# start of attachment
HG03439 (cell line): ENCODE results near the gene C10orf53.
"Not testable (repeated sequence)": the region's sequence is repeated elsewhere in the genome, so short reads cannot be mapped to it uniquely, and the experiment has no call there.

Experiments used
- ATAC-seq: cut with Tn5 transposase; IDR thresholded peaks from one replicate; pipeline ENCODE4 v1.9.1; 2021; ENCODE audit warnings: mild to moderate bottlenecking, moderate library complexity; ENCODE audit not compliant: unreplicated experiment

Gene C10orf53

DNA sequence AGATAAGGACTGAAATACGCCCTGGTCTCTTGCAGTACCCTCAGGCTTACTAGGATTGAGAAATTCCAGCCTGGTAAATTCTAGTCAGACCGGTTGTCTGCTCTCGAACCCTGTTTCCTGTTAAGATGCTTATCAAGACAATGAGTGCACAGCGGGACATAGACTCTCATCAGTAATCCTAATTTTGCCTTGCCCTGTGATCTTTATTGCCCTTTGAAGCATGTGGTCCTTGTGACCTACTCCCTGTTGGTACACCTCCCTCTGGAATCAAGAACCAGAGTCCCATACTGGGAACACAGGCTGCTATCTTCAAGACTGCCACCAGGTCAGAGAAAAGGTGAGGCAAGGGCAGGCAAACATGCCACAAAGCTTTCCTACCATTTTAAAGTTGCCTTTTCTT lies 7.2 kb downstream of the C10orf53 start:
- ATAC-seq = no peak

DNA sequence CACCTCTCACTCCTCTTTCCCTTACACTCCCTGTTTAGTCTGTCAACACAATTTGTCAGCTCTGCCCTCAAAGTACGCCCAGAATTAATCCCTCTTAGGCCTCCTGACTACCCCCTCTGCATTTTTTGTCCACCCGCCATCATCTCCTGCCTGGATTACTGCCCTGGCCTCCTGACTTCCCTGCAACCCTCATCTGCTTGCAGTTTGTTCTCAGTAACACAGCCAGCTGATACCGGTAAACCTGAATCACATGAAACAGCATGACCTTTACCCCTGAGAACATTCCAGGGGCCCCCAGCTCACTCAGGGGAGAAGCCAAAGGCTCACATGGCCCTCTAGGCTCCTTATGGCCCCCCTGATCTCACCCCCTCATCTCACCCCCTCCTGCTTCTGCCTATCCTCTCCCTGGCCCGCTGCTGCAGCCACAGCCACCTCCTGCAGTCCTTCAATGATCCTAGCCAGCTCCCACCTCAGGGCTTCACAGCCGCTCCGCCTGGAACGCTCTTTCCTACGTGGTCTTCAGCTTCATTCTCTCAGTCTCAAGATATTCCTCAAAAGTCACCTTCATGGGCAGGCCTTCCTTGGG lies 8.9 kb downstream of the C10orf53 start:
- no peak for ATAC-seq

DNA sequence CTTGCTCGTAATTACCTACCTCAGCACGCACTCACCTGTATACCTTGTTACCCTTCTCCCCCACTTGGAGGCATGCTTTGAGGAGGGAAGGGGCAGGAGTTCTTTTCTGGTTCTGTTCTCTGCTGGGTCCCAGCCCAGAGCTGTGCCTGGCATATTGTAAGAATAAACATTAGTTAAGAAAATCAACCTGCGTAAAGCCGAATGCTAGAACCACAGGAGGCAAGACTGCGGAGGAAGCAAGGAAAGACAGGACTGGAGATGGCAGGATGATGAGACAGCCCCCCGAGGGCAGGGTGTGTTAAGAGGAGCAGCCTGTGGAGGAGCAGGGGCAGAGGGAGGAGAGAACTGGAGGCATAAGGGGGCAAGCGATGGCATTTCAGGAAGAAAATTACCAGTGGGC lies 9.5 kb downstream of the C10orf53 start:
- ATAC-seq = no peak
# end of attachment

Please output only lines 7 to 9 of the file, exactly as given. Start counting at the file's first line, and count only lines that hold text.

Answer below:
- ATAC-seq = no peak

DNA sequence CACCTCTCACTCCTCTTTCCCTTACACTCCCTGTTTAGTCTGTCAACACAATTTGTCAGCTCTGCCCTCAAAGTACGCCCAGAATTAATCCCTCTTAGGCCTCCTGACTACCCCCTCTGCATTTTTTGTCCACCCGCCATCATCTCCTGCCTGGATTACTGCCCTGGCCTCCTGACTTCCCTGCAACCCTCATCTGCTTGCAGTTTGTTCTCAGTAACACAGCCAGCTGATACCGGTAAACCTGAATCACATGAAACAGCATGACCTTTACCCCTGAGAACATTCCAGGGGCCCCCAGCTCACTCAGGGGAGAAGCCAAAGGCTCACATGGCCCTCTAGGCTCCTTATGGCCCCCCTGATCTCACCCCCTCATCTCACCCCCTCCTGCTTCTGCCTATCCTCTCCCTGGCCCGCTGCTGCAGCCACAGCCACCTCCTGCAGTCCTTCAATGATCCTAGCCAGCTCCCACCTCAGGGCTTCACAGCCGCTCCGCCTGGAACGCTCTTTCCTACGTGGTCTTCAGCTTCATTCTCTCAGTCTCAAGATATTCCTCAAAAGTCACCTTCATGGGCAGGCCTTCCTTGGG lies 8.9 kb downstream of the C10orf53 start:
- no peak for ATAC-seq